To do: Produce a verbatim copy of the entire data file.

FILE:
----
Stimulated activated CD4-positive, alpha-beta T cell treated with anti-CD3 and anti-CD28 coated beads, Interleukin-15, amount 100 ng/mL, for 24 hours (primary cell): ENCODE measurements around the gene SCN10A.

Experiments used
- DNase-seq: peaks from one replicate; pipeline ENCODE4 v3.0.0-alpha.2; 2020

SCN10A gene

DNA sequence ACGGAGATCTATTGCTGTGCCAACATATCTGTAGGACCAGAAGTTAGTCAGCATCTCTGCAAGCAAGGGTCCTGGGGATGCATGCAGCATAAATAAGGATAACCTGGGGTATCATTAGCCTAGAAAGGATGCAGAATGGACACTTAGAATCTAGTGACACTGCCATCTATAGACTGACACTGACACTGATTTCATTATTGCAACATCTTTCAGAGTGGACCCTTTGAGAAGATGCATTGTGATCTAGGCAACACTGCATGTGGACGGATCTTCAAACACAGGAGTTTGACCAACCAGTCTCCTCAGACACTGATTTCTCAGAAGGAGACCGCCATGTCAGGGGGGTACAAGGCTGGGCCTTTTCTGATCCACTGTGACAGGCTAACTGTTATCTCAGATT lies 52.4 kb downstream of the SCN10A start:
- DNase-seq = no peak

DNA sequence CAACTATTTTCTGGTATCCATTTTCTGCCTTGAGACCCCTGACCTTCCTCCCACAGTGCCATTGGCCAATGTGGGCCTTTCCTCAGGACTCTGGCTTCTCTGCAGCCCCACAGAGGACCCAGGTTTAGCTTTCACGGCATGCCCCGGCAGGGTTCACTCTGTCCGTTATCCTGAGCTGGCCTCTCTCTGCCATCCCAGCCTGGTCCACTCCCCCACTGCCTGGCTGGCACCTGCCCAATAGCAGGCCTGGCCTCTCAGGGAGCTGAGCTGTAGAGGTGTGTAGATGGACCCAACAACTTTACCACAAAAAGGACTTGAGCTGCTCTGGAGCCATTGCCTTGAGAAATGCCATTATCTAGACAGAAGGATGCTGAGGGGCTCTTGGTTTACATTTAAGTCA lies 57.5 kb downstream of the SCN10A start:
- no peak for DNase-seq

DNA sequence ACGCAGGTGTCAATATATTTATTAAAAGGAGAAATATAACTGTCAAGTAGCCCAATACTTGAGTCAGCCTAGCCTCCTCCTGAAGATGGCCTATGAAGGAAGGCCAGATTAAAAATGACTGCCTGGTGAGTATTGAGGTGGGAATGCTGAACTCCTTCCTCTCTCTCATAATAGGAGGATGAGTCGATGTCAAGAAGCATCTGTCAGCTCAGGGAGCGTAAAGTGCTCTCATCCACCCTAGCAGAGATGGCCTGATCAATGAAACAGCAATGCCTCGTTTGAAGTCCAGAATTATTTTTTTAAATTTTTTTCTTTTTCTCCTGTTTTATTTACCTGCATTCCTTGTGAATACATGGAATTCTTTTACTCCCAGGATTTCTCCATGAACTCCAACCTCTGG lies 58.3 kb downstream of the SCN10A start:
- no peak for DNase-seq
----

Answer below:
Stimulated activated CD4-positive, alpha-beta T cell treated with anti-CD3 and anti-CD28 coated beads, Interleukin-15, amount 100 ng/mL, for 24 hours (primary cell): ENCODE measurements around the gene SCN10A.

Experiments used
- DNase-seq: peaks from one replicate; pipeline ENCODE4 v3.0.0-alpha.2; 2020

SCN10A gene

DNA sequence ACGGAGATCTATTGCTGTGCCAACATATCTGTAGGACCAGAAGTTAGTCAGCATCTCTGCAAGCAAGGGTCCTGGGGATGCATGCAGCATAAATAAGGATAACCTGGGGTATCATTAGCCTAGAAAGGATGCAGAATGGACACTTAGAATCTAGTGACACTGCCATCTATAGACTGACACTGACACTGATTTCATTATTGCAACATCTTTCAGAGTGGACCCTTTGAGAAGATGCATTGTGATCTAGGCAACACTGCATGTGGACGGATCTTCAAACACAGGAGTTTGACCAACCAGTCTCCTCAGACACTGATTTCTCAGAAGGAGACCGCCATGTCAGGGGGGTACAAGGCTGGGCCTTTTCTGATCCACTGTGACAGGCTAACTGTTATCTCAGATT lies 52.4 kb downstream of the SCN10A start:
- DNase-seq = no peak

DNA sequence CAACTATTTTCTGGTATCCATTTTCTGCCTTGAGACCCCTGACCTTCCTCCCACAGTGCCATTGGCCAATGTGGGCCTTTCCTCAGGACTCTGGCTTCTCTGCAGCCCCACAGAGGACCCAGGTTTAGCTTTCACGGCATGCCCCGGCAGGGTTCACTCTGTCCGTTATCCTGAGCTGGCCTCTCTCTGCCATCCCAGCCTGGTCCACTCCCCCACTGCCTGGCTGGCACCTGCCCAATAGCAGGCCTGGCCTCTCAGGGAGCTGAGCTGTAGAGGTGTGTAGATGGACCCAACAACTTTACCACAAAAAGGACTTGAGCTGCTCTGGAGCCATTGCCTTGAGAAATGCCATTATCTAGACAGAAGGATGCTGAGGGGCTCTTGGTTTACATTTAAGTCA lies 57.5 kb downstream of the SCN10A start:
- no peak for DNase-seq

DNA sequence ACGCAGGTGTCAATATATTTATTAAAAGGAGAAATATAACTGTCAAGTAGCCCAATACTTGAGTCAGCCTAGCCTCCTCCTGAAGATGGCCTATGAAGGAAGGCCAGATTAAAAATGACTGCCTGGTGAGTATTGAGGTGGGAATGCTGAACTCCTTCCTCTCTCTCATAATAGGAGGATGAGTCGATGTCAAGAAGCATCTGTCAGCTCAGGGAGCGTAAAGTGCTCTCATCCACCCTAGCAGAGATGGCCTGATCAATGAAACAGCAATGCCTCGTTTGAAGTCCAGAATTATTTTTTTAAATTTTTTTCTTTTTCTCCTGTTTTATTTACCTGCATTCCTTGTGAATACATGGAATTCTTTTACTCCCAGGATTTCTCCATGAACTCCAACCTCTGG lies 58.3 kb downstream of the SCN10A start:
- no peak for DNase-seq